Genesis and the Age of the Earth
However, if you add up all the genealogies in the Bible from Adam to Jesus and then add 2,000 years (for the time from Jesus until now), then the history recorded in the Bible is more like 6,000 years. If all the genealogies in the Old Testament are closed genealogies (without gaps), then this would be a significant issue, not least because humanity appears to have been around for at least 100,000 years. But the language that the Bible’s genealogies are given in, doesn’t permit such a rigid understanding of them.
The biblical phrase “Seth became the father of Enosh” (Genesis 5:6) can equally mean “Seth became the ancestor of Enosh” (see the footnote in Genesis 5:6 NIV). In fact, in Hebrew (the language that the Old Testament was written in), there’s no way to distinguish between the two, the word can take either meaning (father or ancestor), and sometimes it even takes both meanings in the same verse (Numbers 36:8; Joshua 24:2; 1 Kings 11:43; 15:24; 22:50; 2 Kings 15:38; 2 Chronicles 9:31; Malachi 2:10).
And so, if the genealogies in Genesis, Numbers, Chronicles etc, are open genealogies (with gaps), then the age of humanity is not a question that the Bible seeks to answer. It is not concerned with scientific questions of age, but rather with establishing a line of descent, and the precision required for this during the time in which Old Testament was written, didn’t require tracing an unbroken line through every single generation. Freeing the Bible from the burden of answering our scientific questions (which it was never written to answer) enables us to see that there is no contradiction between the scientific and the biblical accounts of humanity.
But what about a 4 million year old river formation? Or a 65 million year old dinosaur fossil? Or light from stars that has taken 13 billion years to reach us? There’s no way that humanity is that old. If it is insisted that the six days of Genesis 1 are periods of 24 hours, then a number of conflicts arise between science and the Bible. However, in the account of creation in Genesis 1, the use of the word ‘day’ is much more flexible than that. Its first occurrence reads: “God called the light ‘day’,” (Genesis 1:5) which is clearly not referring to a period of 24 hours.
At the end of the creation account, it reads: “This is the account of the heavens and the earth when they were created, when (lit. ‘in the day’) the Lord God made the earth and the heavens” (Genesis 2:4), using the singular ‘day’ to refer to the whole creation week. Moreover, unlike the first six days, the seventh day doesn’t come to an end, suggesting that we are still in God’s Sabbath day of rest, since God’s “works have been finished since the creation of the world” (Hebrews 4:3).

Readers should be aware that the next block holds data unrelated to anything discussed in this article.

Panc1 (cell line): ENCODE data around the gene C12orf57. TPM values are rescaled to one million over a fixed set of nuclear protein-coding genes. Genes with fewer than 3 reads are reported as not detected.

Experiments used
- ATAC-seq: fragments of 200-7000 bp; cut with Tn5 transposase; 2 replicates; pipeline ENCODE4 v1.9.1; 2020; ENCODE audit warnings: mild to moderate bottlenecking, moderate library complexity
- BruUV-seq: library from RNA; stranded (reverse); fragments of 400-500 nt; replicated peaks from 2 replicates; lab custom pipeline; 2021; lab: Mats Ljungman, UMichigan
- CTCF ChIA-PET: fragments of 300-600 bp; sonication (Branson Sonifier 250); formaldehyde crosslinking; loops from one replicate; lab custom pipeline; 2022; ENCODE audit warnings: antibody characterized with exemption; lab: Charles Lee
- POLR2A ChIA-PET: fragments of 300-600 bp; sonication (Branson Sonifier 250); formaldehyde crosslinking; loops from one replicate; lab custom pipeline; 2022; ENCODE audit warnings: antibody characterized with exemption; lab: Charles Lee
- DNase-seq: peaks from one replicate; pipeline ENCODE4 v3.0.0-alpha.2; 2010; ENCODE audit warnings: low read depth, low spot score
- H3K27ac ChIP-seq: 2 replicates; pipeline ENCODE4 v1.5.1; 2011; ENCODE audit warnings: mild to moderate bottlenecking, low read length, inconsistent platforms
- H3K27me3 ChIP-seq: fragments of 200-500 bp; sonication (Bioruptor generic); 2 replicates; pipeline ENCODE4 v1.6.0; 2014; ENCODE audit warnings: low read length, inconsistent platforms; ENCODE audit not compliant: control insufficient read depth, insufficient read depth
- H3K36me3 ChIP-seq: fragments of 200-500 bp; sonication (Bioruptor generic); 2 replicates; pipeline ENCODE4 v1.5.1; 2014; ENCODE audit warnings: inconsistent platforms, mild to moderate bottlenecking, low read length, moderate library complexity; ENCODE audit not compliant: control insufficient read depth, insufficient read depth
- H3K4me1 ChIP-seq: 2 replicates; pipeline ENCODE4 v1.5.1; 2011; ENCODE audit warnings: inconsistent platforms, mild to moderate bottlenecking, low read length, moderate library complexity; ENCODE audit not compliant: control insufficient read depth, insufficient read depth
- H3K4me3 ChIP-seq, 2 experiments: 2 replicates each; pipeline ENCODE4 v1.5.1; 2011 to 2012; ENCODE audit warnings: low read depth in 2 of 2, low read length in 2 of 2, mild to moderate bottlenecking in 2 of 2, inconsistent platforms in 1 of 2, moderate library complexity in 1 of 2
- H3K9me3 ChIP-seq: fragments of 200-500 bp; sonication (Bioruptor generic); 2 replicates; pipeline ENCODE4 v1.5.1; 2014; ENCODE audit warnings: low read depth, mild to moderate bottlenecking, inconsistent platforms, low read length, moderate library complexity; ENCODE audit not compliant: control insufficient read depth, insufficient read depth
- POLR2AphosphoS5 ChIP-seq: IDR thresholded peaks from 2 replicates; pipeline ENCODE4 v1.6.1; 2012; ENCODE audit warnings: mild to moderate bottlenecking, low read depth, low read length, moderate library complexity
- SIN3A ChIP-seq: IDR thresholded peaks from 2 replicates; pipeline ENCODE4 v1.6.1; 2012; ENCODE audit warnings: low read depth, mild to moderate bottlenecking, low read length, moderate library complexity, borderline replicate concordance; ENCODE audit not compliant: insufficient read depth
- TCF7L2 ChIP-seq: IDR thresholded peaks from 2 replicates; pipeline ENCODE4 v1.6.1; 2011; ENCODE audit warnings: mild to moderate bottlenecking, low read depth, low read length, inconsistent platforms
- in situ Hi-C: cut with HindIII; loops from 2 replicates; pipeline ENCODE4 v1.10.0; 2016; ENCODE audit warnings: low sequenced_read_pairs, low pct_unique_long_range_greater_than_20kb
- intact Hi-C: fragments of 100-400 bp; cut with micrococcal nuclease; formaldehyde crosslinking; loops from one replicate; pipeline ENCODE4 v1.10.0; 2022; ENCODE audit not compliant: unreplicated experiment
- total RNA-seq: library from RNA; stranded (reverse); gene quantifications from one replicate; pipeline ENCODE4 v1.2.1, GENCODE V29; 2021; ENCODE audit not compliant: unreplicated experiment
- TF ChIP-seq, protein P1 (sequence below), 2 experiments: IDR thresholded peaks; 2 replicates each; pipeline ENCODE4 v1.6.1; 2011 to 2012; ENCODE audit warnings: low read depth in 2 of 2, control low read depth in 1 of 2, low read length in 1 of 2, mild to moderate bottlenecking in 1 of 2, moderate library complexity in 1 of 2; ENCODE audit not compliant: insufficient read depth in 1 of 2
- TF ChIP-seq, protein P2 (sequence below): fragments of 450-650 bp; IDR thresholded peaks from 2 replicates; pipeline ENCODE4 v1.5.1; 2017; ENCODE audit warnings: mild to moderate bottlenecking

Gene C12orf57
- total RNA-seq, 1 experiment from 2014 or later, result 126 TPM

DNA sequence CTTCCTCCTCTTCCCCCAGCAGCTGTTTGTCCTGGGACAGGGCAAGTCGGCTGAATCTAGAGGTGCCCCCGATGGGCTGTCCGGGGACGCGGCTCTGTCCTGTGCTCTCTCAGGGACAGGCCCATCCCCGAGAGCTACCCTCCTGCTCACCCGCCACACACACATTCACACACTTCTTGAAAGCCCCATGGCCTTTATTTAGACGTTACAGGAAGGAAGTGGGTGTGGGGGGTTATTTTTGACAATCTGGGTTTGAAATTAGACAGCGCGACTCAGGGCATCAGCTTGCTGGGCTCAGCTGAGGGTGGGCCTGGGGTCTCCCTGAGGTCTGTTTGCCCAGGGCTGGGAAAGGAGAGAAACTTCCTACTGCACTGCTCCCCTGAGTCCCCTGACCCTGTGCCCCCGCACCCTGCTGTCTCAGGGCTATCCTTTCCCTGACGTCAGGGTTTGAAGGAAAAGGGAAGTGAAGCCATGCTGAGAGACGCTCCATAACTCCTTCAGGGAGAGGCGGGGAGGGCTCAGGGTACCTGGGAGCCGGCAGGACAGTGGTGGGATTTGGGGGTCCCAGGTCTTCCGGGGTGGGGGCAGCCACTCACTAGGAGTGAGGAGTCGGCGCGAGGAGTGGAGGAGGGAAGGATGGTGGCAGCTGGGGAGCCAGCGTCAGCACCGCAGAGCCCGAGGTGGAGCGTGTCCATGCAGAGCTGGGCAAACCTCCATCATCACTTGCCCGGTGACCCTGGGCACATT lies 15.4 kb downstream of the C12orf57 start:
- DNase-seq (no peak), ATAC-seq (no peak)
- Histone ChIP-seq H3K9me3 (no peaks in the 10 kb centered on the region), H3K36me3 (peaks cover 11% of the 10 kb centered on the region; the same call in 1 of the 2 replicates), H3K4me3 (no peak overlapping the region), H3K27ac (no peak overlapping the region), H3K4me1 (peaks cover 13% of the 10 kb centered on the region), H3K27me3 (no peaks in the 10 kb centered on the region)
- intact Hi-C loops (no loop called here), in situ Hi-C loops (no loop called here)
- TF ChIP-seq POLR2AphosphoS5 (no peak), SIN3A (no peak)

For these reasons, Christians, going right back to the early church fathers (e.g. Philo, Clement of Alexandria, Augustine), have taken Genesis 1, not as a scientific text book that answers the questions that we want to ask (how? and how long?), but as a narrative that outlines the orderliness of creation, answering the questions the author was intending to address (who? and why?). In the scope of 2,000 years church history, young earth creationism is a very recent phenomenon (less than 100 years old).
Genesis 1 and modern science both attest to the universe having a beginning, and beginning as a primordial ‘blob’, which is now formed and filled. While science describes an expansion and inflation of the universe, the Bible describes it as the Lord stretching out the heavens (Isaiah 45:12; Jeremiah 10:12; 51:15). Of course, this doesn’t prove that Genesis got it right, but it does demonstrate a consistency.
As an unbeliever, Dr. Andrew Parker wrote a scientific account of the Cambrian explosion called In the Blink of an Eye, only to discover what he calls “a whole series of parallels between Genesis 1 and the modern, scientific account of life’s history” (Parker, The Genesis Enigma, xii). Dr. Parker has subsequently written on the striking parallels between the account in Genesis 1 and the scientific history of the earth in The Genesis Enigma: Why the First Book of Bible is Scientifically Accurate.
This is precisely what we would expect if there is coherence between God’s general revelation (studied in science) and God’s special revelation (studied in theology). We can properly talk about a history of creation: the account of creation in Genesis 1 is a historical account in temporal sequence. And yet, it was not written as a scientific account, and so words like ‘day’ may be used more generally, as in ‘the day of the dinosaurs’. Indeed, when the order of Genesis 1 is compared to the scientific account of the beginning of the universe and of life on earth, we see so many parallels that a natural synthesis is almost hard to avoid: